The 21st Century is Here—But Have Quebec’s ATI Laws Caught Up?

Panel Debates Government Transparency and Access to Information

Five panellists discussed the public’s right to access government documents at Concordia on Feb. 4. Photo Derek Munn

A panel of government officials, journalists and activists debated government transparency and the right to information Feb. 4 at Concordia’s Samuel Bronfman House.

“The failure of federal and provincial government to move toward greater access to information is born from [a disagreeing] attitude of mind,” said Concordia journalism professor Alan Conter to an audience of about 40 people.

“What guides the thinking is an attitude of mind rather than a set of written rules,” continued the media law and ethics professor. “The commissioners generally want greater improvements, yet are powerless to draft new legislation.”

The panel was organized by Concordia’s School of Community and Public Affairs to discuss the public’s access to information from the government.

Quebec’s Access to Information Act was voted into law in 1982, and since then all other provinces and territories have adopted similar ATI legislation.

Since its inception on the national level, the Supreme Court of Canada has declared freedom to information to be a fundamental part of one’s right to freedom of expression, protecting it under the Canadian Charter of Rights and Freedoms.

Under federal law, the right to information is balanced with an individual’s right to privacy and each request is examined on a case-by-case basis.

Yet, with 30 years having passed and the state of collection and distribution of information having shifted so radically in the wake of widely available information on the Internet, there have been calls in recent years to renew and strengthen ATI legislation.

According to Conter, the calls from journalists and advocacy groups to reform the legislation have been steadily increasing over the past few years.

Teresa Carluccio, administrative judge for the Commission d’accès à l’information du Québec—the provincial access to information tribunal—says that every year there are over 1,000 applications made to the Commission alone.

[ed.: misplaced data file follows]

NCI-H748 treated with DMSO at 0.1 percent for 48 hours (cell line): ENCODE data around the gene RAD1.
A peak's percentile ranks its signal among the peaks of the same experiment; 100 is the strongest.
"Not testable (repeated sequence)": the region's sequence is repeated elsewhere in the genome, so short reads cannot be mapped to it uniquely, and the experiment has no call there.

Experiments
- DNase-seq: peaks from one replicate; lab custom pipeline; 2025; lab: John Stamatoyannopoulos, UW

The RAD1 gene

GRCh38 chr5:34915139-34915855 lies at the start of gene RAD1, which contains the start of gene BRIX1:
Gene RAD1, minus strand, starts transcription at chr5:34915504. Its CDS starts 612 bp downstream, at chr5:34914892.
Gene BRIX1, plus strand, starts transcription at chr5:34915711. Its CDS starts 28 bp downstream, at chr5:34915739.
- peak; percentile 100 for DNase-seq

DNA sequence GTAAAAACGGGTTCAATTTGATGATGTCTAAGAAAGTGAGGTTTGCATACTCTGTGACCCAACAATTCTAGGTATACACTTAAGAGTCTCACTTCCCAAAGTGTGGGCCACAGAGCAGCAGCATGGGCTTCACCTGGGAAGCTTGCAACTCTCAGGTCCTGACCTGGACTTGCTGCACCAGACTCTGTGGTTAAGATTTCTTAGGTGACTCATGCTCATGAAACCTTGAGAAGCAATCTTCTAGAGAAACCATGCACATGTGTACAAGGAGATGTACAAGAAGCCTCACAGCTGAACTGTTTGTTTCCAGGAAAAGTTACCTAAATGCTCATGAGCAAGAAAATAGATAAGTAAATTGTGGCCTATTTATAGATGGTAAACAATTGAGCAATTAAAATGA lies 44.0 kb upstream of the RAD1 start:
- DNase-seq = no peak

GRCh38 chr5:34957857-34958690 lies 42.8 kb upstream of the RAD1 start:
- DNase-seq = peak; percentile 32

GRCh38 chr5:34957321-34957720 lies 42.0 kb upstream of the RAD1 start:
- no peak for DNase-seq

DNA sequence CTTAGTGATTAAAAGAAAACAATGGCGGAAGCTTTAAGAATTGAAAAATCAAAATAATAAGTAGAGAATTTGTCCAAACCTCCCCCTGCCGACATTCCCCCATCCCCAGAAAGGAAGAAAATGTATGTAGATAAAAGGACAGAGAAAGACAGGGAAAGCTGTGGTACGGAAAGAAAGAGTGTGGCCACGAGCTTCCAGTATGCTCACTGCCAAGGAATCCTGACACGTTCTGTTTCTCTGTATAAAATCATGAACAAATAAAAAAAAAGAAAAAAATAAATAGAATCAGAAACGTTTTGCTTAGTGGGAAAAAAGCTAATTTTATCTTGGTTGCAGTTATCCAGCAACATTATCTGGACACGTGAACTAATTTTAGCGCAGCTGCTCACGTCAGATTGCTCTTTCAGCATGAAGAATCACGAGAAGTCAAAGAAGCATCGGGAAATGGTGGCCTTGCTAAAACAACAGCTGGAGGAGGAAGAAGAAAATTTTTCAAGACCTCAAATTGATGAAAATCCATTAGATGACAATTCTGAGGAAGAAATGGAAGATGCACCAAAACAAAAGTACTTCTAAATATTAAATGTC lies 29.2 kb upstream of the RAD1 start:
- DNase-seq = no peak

She says that according to the law, every person in Quebec has the right to demand the government for public documents, regardless of citizenship status.

Public documents are defined as any piece of information, whether words, sound or images, that have been created, collected and stored by the Quebec government.

But Jonathan Brun, co-founder of Montreal Ouvert, a citizen’s action group that has successfully lobbied the Montreal city government to launch an open-data policy, says the inflexibility of the current legislation hinders the citizenry from being informed.

Also, since the provincial ATI legislation has largely remained unchanged since 1982, Brun asserts the laws need to be revamped in order to get them in line with the pillars of the digital age: open and shared information routed across the World Wide Web.

But Mike de Souza, a reporter specializing in energy, environment and infrastructure issues who was laid off by Postmedia News as a national political correspondent the day before the panel event, says the web hasn’t entirely changed things for the better.

“In the past, if you asked an official a hard question, they would be pressured to answer on the spot,” he said. “With the Internet, one can now reply, ‘Can you send that to me in an e-mail?’

“In this way more questions from journalists are ignored.”

According to De Souza, from the federal government’s sanctioning of the tar sands, to climate change and the factors leading up to the Lac-Mégantic distaster, ATI requests were able to shed light on the real truth.

“We wanted to know: What happened at Lac-Mégantic? Through the ATI, we found that there was a directive in certain departments to ignore access to information requests, recommending to focus on other issues.”

However, De Souza echoed other panellists in calling for updates to ATI legislation, explaining that often even when requested under ATI the truth is still easily concealable under the current legal framework.

“Typically, when the government doesn’t wish to reveal something, they say that the matters are ‘under consultation’ or a matter of national security,” he said.